How to Bring Lilacs Inside
The sweet smell of Lilacs (Syringa vulgaris) is one of the great pleasures of spring. There’s a Lilac planted right outside our window so we could enjoy the scent when it bloomed. Which was a great plan, except that I had forgotten this particular window had been painted shut.
So for us to enjoy the Lilac blooms inside, they must be brought inside.
Problem is, this never worked – the cut Lilac always wilted in less than an hour. I had given up hope, but then I read a timely post by Stephanie Lindemann on the Chicago Botanic Garden blog. Ms. Lindemann is CBG’s Manager of Horticultural Events.
Here’s my summary of Ms. Lindemann’s advice for bringing Lilacs indoors.
First, wait until the Lilac panicles are mostly in bloom. This is not a plant that can be forced like Forsythia.
Second, cut the stems when the weather is cool and immediately put the cut stems into water.
Third, remove all the leaves from the cut stem.
Fourth, keep the container with cut stems and water in a cool, dark place for at least an hour.
Finally, cut the stems a second time, and put your stems in a vase with clean water. I have to admit Ms. Lindemann lost me at this stage a bit. She writes about cutting down the middle of the stem and some other stuff, which I tried but couldn’t get right. Read her post, maybe you can do it.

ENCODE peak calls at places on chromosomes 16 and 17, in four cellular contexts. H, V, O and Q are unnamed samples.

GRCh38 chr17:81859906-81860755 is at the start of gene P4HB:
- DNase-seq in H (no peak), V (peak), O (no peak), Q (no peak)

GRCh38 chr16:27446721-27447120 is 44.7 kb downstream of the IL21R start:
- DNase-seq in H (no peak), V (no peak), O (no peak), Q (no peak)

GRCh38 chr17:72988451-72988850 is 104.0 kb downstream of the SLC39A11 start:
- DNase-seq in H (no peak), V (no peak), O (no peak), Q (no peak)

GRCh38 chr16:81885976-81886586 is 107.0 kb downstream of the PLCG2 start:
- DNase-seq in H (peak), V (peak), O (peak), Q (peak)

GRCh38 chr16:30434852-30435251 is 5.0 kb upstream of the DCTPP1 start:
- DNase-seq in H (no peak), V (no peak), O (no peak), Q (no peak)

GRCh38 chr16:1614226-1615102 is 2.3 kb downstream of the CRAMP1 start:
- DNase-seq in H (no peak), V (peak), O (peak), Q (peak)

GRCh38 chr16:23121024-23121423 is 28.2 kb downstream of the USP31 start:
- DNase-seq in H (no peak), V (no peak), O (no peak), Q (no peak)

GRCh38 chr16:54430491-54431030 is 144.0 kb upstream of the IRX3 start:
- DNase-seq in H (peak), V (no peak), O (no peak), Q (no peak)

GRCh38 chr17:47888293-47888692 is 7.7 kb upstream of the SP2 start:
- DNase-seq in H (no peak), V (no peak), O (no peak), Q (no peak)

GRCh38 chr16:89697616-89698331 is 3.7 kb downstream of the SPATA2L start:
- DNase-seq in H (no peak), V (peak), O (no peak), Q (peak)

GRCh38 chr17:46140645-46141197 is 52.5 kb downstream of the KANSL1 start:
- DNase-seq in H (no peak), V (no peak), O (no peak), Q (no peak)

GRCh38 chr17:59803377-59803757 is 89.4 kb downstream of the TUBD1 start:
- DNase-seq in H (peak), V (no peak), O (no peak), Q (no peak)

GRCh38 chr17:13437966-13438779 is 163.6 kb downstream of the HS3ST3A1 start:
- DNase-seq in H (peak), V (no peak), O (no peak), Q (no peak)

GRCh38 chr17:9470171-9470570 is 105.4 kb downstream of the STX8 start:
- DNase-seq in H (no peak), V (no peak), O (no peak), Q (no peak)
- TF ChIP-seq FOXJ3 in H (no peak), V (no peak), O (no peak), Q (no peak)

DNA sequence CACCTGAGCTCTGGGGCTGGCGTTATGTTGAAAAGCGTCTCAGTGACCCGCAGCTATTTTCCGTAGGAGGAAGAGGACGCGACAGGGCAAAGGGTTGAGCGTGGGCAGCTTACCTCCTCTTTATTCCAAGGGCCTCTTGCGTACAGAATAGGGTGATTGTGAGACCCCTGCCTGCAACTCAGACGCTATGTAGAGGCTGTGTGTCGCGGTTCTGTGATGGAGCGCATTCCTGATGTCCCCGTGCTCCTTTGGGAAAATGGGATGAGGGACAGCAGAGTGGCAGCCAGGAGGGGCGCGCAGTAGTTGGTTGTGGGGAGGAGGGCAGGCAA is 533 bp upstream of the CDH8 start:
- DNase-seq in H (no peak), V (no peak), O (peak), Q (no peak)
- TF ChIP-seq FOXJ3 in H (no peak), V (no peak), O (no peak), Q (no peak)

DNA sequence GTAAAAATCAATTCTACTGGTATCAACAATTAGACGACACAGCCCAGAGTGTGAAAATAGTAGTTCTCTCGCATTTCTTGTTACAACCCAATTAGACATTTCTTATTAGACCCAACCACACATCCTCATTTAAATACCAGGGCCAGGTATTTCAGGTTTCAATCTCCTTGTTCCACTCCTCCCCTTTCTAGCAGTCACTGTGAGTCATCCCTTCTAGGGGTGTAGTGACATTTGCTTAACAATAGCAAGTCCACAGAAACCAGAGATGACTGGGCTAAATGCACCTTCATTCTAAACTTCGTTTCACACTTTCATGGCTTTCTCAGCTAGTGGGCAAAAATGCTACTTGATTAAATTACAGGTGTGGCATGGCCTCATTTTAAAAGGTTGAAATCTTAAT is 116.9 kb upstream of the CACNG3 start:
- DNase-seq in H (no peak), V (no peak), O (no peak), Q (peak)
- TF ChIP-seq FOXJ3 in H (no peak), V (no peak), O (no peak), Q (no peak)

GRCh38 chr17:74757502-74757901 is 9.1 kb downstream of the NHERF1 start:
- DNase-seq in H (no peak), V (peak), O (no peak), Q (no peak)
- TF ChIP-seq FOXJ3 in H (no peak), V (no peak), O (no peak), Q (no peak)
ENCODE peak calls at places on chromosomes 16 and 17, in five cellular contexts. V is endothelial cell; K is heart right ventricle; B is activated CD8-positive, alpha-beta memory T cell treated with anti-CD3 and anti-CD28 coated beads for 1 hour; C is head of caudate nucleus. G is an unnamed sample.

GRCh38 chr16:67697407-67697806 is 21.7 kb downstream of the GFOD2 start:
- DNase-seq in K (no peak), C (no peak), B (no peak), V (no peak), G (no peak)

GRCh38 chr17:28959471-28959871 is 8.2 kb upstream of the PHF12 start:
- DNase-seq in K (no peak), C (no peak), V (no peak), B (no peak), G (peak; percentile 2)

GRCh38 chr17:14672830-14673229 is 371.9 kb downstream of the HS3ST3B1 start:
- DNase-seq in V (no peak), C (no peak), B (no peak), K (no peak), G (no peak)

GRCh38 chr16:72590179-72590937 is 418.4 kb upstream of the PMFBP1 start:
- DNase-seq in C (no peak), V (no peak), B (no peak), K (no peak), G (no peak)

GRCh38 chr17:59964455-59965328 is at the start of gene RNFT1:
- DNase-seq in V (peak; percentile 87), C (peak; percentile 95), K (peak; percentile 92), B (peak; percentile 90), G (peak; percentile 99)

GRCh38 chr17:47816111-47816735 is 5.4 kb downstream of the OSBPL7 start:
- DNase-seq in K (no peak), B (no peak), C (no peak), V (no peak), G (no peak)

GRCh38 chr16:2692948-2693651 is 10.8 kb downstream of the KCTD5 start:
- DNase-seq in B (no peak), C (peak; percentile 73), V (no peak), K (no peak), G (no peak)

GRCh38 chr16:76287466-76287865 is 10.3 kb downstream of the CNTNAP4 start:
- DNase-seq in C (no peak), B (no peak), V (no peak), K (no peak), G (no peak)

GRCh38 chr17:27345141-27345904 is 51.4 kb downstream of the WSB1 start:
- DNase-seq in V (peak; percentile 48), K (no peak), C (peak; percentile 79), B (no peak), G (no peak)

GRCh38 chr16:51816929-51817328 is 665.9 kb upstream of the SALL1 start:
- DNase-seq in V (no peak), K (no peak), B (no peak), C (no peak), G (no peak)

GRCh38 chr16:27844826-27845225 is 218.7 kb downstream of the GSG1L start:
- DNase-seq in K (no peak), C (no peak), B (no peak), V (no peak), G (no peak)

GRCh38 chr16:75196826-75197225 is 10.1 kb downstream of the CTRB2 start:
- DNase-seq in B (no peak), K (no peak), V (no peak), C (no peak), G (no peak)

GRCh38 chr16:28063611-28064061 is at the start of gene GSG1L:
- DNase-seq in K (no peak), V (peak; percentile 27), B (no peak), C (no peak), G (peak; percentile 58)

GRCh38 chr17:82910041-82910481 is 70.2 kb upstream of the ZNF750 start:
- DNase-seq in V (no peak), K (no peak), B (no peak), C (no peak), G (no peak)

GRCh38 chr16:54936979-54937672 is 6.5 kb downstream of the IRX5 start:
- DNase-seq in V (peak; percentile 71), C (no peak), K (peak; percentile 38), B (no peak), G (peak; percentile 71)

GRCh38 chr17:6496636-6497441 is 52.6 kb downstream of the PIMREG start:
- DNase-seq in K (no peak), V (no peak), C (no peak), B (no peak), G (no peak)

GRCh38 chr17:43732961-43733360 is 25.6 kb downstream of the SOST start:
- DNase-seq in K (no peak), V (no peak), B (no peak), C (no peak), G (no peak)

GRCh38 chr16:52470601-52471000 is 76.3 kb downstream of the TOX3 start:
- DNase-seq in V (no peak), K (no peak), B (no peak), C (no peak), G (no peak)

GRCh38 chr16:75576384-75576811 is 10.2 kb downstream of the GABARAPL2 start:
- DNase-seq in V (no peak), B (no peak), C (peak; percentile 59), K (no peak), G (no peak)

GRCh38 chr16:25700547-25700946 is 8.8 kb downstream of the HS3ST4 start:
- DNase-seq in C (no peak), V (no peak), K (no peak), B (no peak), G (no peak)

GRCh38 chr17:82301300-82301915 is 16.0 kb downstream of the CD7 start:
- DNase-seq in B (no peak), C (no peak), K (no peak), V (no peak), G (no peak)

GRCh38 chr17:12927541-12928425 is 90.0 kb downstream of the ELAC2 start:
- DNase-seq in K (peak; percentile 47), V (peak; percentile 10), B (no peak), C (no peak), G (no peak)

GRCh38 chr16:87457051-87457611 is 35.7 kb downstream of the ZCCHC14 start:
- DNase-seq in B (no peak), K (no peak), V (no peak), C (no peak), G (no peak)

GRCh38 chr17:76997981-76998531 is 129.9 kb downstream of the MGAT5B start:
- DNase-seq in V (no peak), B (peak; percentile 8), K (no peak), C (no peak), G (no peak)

Then she says we should put the vase in a cool dark place for another couple of hours. I didn’t do this because I’m terrible at following directions.
And here are our cut Lilac blooms on the back porch. We could have removed the various other items on the shelf, but that would give a highly misleading impression of our house, where clutter has been raised to a high art. Oh, and please ignore the AC unit outside the window.
Anyhow, even though I followed directions imperfectly, these cut Lilacs have been inside and droopless (a new word I invented to celebrate the occasion) for the last two days. Ms. Lindemann says her method will keep cut Lilacs fresh for 3-4 days, but I’m just happy they’ve lasted more than a couple of hours.
Do you try to bring cut Lilacs inside your home?